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|Charles Georgeson, father of agriculture in Alaska|
Upon arriving in Sitka in 1898, Charles Christian Georgeson, 47, plunged energetically into his assignment as Alaska's special agent in charge of establishing Alaska's U.S. Agricultural Experiment Stations. Through his subsequent work, as he studied everything from cows to grain and apples, he became the true father of Alaska agriculture.
Because Alaska's agricultural potential was unknown, Georgeson was limited only by budget and enthusiasm; he'd been instructed by the secretary of agriculture to "Act as if the country is your own and go ahead: Washington, D.C. is a long way from Alaska and all I want are results."
Georgeson opened his headquarters in Sitka, as well as a station at Kodiak. Experiment stations at Kenai, Rampart and Copper Center were established in rapid succession. The Fairbanks Station (1906) and the Matanuska Station (1915) showed that both the Tanana Valley and the Matanuska Valley were promising for crops.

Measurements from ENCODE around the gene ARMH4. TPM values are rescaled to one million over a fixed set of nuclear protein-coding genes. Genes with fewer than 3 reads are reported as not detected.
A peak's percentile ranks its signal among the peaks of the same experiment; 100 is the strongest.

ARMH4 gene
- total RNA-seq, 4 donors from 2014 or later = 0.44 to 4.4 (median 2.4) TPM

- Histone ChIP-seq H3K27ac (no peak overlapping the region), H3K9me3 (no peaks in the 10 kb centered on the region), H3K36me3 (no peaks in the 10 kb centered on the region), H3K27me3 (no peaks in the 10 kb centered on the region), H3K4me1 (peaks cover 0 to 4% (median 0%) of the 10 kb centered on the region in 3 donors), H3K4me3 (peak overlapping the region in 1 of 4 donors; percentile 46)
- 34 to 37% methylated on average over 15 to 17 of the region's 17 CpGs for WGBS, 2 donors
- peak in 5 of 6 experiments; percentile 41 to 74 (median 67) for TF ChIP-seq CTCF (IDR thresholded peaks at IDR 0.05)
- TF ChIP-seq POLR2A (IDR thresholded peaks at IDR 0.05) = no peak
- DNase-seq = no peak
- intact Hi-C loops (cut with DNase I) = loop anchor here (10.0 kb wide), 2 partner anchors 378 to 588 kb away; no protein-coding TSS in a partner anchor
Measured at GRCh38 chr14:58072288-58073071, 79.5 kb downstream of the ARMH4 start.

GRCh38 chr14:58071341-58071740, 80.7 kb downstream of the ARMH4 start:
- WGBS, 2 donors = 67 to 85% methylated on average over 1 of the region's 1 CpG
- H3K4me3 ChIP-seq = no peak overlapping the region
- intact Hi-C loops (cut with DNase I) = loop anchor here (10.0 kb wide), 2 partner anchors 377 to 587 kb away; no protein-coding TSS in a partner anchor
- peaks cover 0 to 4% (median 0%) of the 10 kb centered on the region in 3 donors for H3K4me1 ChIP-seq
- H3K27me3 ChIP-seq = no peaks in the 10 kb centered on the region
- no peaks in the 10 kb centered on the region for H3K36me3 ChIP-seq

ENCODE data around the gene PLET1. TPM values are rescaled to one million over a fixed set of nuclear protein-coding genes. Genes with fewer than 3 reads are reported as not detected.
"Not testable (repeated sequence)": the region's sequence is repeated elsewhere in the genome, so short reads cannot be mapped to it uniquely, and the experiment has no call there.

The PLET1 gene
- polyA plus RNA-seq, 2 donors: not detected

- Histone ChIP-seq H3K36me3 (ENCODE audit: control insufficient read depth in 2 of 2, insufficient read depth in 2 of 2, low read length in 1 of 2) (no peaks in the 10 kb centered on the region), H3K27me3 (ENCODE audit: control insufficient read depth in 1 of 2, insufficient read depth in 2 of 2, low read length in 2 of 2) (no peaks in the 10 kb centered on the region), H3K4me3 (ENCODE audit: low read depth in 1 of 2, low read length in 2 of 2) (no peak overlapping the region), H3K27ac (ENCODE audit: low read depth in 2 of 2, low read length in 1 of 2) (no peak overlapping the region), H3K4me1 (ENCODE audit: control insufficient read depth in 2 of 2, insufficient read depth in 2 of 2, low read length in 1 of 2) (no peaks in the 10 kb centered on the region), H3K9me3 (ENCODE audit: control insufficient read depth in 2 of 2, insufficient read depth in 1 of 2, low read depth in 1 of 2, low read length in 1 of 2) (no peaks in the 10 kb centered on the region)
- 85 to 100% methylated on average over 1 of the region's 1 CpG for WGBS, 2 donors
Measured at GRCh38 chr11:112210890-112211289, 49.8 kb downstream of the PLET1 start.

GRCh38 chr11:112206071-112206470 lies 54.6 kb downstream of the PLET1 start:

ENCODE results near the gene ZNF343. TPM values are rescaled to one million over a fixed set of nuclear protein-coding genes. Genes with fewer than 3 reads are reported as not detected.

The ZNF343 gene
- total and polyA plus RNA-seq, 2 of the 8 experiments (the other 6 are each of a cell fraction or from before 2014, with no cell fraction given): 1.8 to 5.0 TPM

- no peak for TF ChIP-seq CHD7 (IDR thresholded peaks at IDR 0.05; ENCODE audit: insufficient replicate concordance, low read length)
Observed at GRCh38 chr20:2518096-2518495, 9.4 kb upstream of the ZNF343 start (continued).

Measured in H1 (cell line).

Georgeson came from Denmark to the United States for schooling in 1873. After earning a master's degree in 1882, he worked in Kansas. By 1916, when he received a doctorate from Michigan State College, he had a reputation as an outstanding plant breeder and agronomist.
Georgeson hybridized the native crab apple with several early maturing apples from the continental states. At Sitka, lacking enough cleared land, he conducted experiments in back and front yards throughout the town. In response to some very skeptical Alaska miners, he spent seven years developing the large Sitka hybrid strawberry. When the successful development of grain cultivars made possible a dairy industry in the state, Alaskans had their strawberries and cream.
More information about Charles Georgeson and the history of the Georgeson Botanical Garden is available at www.uaf.edu/snras/gbg/information/history.html.
Georgeson photo and sidebar photos courtesy AFES